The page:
Best Evidence Topics
  • Send this BET as an Email
  • Make a Comment on this BET

Normalisation of pCO2 levels associated with better outcomes in opiate overdose.

Three Part Question

[In adults who present to the emergency department with suspected acute opiate overdose] is [normalisation of pCO2 levels] associated with [a lower incidence of complications – specify……VF, VT aspiration, death]

Clinical Scenario

A 25 year old man is brought into the emergency deparment by his brother who found him unconscious at home. He is pinpoint pupils, a respiratory rate of 6. ABGs show a pH of 7.05 and a pCO2 of 14kPA. In light of the suspected opiate overdose you administer naloxone, but wonder if it would have been beneficial to treat the respiratory acidosis first.

Search Strategy

Medline 1966 to june week 2 2005 using the ovid interface.
Embase 1980 to 2005 week 26.
CINHAL 1982 to june week 3 2005.
The cochrane library.
[{exp NARCOTICS} AND {exp OVERDOSE} AND {exp.respiratory insufficiency}]

Search Outcome

Medline:9 results found, 1 of which was relevant to the question.
Embase:246 results. None of relevance.
CINHAL:4 results. None of relevance.
None found on Cochrane library

Relevant Paper(s)

Author, date and country Patient group Study type (level of evidence) Outcomes Key results Study Weaknesses
Steven a McLaughlin.
United States
Patients in Department of Emergency Medicine, University of New Mexico. No actual number of patients specified.Correspondance referring to case report in the Annals of Emergency Medicine. Reply regarding experience of treating heroin overdose in New Mexico.Predicting and treating hypercapnia in an overdose patient.Mathematical model devised calculates pCO2,HCO3 and pH.As it is a correspondance there is no stated sample size to say how the method was devised and proven to work. No full study means that important points are missing from the evidence. The paper does not mention where treatment with naloxone comes into this management, if, indeed it does. There is not an explanation of the proven advantages of using this method.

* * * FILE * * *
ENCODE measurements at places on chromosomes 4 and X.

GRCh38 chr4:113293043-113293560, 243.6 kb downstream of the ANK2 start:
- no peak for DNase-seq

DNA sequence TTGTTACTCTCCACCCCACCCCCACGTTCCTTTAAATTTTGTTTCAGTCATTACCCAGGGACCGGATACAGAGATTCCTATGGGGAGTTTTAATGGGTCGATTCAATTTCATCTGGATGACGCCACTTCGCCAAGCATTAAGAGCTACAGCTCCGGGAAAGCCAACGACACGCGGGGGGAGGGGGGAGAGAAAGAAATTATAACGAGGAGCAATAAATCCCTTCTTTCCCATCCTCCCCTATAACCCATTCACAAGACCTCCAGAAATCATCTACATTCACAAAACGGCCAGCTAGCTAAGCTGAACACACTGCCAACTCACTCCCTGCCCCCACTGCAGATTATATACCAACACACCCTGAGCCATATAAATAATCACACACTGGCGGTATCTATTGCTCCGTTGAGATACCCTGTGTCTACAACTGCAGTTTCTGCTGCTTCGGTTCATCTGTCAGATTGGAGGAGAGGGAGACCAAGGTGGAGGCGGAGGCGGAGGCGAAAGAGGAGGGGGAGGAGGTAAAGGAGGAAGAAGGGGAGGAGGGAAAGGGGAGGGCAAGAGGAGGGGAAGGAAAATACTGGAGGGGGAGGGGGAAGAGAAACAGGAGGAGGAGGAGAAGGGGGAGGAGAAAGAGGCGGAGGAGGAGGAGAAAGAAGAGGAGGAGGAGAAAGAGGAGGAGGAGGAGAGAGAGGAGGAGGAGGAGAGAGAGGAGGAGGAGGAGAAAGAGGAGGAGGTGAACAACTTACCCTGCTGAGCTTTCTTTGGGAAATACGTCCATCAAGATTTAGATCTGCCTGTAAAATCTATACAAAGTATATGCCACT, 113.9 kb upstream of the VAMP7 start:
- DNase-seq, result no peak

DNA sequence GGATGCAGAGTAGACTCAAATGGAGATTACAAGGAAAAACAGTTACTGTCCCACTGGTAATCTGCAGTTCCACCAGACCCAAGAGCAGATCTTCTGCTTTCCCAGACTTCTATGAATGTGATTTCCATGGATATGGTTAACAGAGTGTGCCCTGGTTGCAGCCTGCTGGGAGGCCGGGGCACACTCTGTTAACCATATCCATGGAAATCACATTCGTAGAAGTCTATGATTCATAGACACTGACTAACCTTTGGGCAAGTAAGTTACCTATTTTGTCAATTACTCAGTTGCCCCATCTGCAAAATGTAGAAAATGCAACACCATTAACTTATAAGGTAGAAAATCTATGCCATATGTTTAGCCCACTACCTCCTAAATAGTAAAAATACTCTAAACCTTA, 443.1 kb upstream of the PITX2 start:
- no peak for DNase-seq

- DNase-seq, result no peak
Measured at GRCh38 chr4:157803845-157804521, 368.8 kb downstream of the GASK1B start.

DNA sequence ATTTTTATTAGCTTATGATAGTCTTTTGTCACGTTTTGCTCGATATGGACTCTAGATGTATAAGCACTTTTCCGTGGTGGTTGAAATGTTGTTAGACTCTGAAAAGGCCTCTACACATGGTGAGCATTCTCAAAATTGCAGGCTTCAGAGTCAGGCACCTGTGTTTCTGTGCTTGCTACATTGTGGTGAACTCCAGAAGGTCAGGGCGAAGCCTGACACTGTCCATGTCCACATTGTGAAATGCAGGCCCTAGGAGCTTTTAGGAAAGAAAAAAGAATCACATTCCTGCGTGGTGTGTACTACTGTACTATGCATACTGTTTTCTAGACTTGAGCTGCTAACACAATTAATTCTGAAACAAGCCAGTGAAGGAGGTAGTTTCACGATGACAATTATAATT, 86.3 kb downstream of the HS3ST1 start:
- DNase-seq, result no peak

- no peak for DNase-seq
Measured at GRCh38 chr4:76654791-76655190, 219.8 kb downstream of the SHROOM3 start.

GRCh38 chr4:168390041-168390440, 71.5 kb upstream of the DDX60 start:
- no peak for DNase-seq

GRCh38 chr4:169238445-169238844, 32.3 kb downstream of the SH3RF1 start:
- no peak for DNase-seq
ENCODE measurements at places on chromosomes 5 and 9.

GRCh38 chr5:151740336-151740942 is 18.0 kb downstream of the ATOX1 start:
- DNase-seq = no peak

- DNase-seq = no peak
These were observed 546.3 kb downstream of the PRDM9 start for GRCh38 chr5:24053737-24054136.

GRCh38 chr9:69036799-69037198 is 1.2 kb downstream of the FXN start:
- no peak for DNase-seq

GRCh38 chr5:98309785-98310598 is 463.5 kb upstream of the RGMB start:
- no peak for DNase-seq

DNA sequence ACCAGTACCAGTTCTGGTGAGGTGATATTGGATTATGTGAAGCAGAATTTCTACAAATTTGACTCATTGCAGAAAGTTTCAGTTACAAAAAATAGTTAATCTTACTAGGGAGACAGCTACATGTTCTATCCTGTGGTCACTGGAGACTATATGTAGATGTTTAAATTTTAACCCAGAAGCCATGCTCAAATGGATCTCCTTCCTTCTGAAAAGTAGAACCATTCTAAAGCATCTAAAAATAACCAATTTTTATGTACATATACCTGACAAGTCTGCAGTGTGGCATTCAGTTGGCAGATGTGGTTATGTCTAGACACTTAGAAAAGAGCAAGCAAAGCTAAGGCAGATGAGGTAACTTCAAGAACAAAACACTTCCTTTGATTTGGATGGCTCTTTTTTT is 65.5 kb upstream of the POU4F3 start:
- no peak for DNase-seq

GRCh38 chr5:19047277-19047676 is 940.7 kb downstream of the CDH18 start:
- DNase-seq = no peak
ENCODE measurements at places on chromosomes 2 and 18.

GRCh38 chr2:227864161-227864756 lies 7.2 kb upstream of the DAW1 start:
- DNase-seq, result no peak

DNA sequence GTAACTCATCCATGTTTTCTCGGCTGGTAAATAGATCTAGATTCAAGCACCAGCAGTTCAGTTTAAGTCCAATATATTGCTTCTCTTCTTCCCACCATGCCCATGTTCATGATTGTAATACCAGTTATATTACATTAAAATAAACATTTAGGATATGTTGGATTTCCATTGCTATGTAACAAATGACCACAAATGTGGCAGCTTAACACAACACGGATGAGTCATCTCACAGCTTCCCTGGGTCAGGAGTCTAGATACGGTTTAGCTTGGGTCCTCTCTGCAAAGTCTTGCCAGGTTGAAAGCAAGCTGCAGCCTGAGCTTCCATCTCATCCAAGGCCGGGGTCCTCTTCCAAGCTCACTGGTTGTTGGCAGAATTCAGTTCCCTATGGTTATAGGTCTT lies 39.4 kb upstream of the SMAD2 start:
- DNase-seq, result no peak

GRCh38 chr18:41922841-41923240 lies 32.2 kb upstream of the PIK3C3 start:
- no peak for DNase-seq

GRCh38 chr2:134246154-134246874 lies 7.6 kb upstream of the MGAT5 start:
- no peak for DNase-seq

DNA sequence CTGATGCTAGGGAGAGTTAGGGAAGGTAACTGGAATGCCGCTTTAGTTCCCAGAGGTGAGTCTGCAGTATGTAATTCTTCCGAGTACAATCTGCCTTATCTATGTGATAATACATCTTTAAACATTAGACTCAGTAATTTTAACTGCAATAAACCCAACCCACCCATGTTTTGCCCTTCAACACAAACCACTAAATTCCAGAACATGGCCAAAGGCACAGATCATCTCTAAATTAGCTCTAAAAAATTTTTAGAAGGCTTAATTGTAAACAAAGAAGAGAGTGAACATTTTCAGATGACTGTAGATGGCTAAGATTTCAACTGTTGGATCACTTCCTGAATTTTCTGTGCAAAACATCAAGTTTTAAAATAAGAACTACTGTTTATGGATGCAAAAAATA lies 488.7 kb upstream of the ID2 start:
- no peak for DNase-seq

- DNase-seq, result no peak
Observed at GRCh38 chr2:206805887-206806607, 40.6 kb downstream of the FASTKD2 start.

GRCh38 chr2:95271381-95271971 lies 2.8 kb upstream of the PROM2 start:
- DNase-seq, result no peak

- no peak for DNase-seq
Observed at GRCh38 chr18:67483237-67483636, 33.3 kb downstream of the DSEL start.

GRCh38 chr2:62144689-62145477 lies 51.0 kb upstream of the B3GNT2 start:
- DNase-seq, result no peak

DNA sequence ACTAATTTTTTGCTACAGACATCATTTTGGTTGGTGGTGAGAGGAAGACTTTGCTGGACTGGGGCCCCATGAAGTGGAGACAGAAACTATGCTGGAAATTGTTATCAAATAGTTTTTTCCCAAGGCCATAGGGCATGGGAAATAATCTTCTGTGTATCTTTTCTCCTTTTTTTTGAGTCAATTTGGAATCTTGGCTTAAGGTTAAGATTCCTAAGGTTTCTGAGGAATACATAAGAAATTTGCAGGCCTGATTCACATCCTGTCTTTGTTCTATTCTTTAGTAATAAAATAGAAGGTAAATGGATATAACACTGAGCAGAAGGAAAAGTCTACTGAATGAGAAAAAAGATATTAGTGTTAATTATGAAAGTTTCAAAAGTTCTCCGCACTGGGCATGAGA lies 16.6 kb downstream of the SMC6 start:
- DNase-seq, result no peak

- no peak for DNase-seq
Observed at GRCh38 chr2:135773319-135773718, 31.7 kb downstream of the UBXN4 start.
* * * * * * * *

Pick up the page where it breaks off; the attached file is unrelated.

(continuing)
This question came about because, when looking into variations in treating heroin overdose, there was an argument regarding not using the antidote naloxone. Instead the patients repiratory acidosis was rectified and the patient stabilized as the effects of the opiates wore off. This avoided potential adverse effects of rapid reversal with Naloxone, such as pulmonary oedema and cardiac dyssrhymthmias,as well as neurological sequelae from prolonged hypoxia and hypercapnia. The original case report stated the protective effects of hypercapnia against ARDS, cardiac and brain ischaemia and by decreasing inflammation.The paper included in this bet states that it is unclear if this is applicable in heroin overdose. The paper has stated that small amounts of supplemental oxygen can result in clinically reassuring SaO2 whilst the patient is suffering severe hypercapnia. In these cases hypoxia is a result of decreased respiratory drive so treatment will not correct hypercapnia. The paper concludes that measurement of end-tidal C02 and interventions for hypoxia should correct the hypoventilation.This is not a practise that occurs in the UK. Whilst this paper does not directly answer the question it does demonstrate the profound acidocisis that can occur in opiate overdose even when the measured SaO2 is normal.

Editor Comment


Clinical Bottom Line

No direct clinical evidence is available. On the basis of pathophysiological argument we advocate that repiratory acidosis is corrected prior to administration of naloxone in an acute opiate overdose.


  1. Steven a McLaughlin. Another perspective on Annals of Emergency Medicine 44(6)pp 670-671